The ratings reflect State Farm’s continued superior risk-adjusted capitalization, despite a significant decline in surplus in 2008 of $10.4 billion, due primarily to a $9.2 billion decline in the value of its unaffiliated stock portfolio from unfavorable equity market conditions. The ratings further acknowledge State Farm’s historically solid operating performance and its dominant business profile with strength of brand and market presence as the largest property/casualty writer in the United States. In addition, State Farm continues to maintain a modest underwriting leverage position relative to industry norms. Over the previous five-year period, the group has produced solid overall surplus growth, as a result of generally profitable underwriting results and increasing investment income. The profitable underwriting results were attributable to numerous strategic initiatives implemented by management, including improved rate adequacy and managed growth objectives.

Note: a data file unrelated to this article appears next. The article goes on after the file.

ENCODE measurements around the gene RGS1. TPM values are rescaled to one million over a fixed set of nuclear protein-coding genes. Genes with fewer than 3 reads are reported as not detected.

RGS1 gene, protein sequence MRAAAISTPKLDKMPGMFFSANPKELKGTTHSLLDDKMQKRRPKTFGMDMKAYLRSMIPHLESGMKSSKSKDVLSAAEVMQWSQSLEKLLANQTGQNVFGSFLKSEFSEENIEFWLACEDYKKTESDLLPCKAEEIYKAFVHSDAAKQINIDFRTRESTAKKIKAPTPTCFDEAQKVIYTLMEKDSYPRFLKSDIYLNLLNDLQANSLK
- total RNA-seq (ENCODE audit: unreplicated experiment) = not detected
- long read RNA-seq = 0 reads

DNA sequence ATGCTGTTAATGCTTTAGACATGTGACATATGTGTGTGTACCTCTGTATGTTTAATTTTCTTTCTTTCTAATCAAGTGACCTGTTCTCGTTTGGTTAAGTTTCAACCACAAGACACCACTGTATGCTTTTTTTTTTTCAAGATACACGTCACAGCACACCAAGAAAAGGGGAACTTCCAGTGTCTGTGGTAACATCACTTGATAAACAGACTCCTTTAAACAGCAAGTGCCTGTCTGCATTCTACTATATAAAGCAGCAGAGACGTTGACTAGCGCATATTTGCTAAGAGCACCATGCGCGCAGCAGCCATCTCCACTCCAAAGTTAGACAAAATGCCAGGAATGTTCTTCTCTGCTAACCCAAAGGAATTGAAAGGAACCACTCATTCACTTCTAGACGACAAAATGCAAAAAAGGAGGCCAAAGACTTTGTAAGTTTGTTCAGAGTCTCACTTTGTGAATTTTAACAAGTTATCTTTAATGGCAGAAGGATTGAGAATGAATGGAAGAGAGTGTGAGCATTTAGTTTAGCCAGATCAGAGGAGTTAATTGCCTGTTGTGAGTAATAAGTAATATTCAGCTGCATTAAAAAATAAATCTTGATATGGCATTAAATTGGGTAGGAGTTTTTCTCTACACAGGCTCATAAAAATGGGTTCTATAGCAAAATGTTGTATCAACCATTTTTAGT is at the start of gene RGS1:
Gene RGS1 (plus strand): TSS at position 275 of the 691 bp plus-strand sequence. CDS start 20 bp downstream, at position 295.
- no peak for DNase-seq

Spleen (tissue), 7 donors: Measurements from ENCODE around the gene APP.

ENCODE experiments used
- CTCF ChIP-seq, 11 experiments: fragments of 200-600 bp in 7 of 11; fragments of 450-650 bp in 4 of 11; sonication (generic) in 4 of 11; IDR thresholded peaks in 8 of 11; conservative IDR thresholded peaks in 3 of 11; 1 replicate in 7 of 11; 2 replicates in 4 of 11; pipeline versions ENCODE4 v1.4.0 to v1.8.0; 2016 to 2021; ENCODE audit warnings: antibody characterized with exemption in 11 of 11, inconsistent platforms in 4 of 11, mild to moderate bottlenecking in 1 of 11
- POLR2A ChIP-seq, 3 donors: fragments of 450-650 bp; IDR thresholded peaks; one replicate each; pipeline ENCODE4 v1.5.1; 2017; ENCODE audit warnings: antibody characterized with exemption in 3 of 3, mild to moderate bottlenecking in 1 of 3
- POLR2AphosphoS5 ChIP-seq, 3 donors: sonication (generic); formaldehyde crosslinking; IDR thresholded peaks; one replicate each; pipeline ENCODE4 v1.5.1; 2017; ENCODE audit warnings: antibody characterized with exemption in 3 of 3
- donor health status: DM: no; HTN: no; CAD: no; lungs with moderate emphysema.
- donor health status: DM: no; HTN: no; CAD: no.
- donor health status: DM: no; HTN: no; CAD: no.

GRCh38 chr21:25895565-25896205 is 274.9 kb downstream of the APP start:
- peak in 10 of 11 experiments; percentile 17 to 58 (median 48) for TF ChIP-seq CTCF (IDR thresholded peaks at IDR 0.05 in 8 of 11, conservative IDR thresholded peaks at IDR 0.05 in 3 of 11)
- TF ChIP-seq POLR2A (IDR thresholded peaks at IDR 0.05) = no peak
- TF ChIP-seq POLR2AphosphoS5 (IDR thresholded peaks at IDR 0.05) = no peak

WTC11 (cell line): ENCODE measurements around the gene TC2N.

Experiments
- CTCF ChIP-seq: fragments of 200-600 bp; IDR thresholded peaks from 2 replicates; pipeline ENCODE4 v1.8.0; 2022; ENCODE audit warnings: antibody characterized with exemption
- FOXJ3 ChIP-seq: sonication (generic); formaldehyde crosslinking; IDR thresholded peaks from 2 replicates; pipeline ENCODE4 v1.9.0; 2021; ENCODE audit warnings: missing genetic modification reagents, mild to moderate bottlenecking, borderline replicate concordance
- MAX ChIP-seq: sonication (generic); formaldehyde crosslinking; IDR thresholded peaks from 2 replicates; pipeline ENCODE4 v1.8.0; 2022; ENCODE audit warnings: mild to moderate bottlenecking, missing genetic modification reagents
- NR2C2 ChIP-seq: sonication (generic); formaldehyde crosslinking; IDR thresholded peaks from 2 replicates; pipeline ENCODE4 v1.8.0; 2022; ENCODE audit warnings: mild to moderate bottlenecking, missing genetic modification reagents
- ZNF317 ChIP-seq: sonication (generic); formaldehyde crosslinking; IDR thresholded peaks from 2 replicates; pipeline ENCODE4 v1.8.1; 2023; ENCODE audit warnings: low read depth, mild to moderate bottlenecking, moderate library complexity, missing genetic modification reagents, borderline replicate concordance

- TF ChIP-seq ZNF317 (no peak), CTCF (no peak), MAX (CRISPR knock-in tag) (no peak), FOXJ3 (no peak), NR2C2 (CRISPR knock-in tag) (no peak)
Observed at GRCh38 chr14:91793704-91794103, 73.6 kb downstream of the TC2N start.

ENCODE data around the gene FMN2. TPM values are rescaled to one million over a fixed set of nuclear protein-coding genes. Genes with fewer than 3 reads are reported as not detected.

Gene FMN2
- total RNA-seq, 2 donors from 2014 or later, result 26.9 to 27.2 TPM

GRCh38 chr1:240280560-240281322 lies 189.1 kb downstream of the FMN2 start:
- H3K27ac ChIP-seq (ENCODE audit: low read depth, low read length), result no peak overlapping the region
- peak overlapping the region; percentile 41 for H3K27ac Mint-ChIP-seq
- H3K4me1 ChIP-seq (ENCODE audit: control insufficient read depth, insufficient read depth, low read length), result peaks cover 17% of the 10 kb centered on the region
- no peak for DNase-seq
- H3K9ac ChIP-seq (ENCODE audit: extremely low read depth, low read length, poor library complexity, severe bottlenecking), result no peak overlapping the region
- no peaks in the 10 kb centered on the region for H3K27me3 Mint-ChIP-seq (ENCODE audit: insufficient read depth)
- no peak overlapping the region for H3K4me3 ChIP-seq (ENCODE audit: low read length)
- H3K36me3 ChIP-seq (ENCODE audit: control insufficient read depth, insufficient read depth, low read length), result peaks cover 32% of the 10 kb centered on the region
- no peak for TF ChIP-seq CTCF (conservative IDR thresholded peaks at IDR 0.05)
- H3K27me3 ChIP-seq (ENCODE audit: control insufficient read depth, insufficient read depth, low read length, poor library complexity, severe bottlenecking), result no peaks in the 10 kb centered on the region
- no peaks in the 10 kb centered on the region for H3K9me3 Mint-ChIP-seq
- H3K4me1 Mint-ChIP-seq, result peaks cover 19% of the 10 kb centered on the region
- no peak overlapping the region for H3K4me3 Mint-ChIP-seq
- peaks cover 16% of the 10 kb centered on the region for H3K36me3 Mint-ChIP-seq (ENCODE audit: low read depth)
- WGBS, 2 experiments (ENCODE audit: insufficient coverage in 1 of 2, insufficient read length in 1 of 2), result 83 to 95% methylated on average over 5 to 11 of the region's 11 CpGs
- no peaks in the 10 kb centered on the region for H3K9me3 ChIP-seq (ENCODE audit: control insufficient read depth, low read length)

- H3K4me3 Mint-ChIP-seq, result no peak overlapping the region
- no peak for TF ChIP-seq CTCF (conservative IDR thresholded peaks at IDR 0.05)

State Farm’s market presence is the result of its tremendous brand name recognition, cost efficient exclusive agents, strong customer loyalty and diversified financial service capabilities. With State Farm’s ability to provide quality claims handling, bundling of products and services, as well as cost reducing incentives to long-term valued customers, it has created a considerable competitive advantage. State Farm has dedicated property/casualty companies in California, Florida and Texas, three of its highest catastrophe-prone states, which has increased its flexibility to mitigate and manage its exposure to frequent and severe weather-related losses.
Partially offsetting these positive rating factors is State Farm’s exposure to equity market fluctuations as well as frequent and severe catastrophe events. This was evident in 2008 with the substantial decline in the value of its unaffiliated stock portfolio. However, State Farm’s unaffiliated common stock portfolio is well diversified and represents approximately 35% of its overall invested assets. State Farm also reported an after-tax net loss of $673 million in 2008, driven by $6.3 billion in catastrophe losses, which included Hurricanes Ike and Gustav, as well as an increased frequency and severity of Midwest storms. Furthermore, State Farm’s underwriting results have recently shown modest deterioration due primarily to higher private passenger automobile loss costs from higher loss severities. However, State Farm has implemented rate adjustments in numerous states to improve overall private passenger automobile rate adequacy.